Autumn and winter did a rather jumbled waltz this year (two steps forward, three back, two forward, one back, etc.) and honestly for this gardener my head spun, such were the extent of the wild swings. Now that we’ve hit a cold snap that appears to have stuck, I admit to wishing the unthinkable: bring on the snow. Now that the ground has frozen what’s the use of pretending it isn’t? Winter! Please come!
Now is the time, too, that the greenhouse beds are covered with their blanket of Reemay (agricultural cloth). The stuff shrunk in the wash this year, alas; I need to purchase more and either sew another three feet to its ends or drape smaller pieces over the 6’x3′ beds. Having the beds completely covered, incidentally, is not do-or-die; rather, a fully tented structure should (in principle) retain warmth longer, but it still won’t prevent the nightly freeze to its contents.
Poking out of a now too-short length of cloth, Pac choy, flowering. One little nip of frost followed by some warm weather causes it to bolt. Fortunately, it still tastes just wonderful…especially in kimchi.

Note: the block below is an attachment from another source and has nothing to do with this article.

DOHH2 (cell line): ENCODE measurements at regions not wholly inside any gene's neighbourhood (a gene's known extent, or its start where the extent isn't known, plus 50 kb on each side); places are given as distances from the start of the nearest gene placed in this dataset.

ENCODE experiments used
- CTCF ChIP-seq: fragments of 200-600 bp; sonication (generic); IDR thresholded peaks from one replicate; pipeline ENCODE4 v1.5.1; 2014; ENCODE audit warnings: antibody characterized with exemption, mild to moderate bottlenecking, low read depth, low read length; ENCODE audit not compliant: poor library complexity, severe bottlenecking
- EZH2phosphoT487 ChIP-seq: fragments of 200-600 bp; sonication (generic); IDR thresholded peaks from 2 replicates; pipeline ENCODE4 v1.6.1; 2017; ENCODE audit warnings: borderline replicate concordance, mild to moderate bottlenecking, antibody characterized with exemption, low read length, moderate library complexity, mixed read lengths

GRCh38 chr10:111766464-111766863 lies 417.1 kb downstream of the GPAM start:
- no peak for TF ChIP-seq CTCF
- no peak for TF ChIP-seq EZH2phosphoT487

It’s a good thing we don’t eat salad in the early a.m. It would be nearly impossible to harvest it then, while frozen. The heat of the day brings the lettuces “back to life,” and this in itself is a daily moment of wonder. By supper they’re perky and gorgeous.
But it’s not all salad in the greenhouse beds. Kales and cabbages hog a lot of space too. Endive and escarole and radicchio (chickories one and all) span the is-it-salad or is-it-dinner bridge (and I love gratinee’d chickory). Carrots, parsnips, beets and turnips are grown both indoors and out but somehow are a lot easier to harvest in the greenhouses. And leeks (perennial and annual), bunching onions, bunching scallions and perennialized garlic (a chive substitute: unlike chives, the close-planted bulbs’ greens don’t winter-kill) make dinners and salads nice and savory. Parsley, celery, chervil, cilantro, winter savory, thyme, sage and rosemary add some zest. And sorrel. Sorrel deserves a post of its own.
This post is to simply demonstrate that, for me, gardening (and in particular harvesting) is a year-round endeavor, and I love it.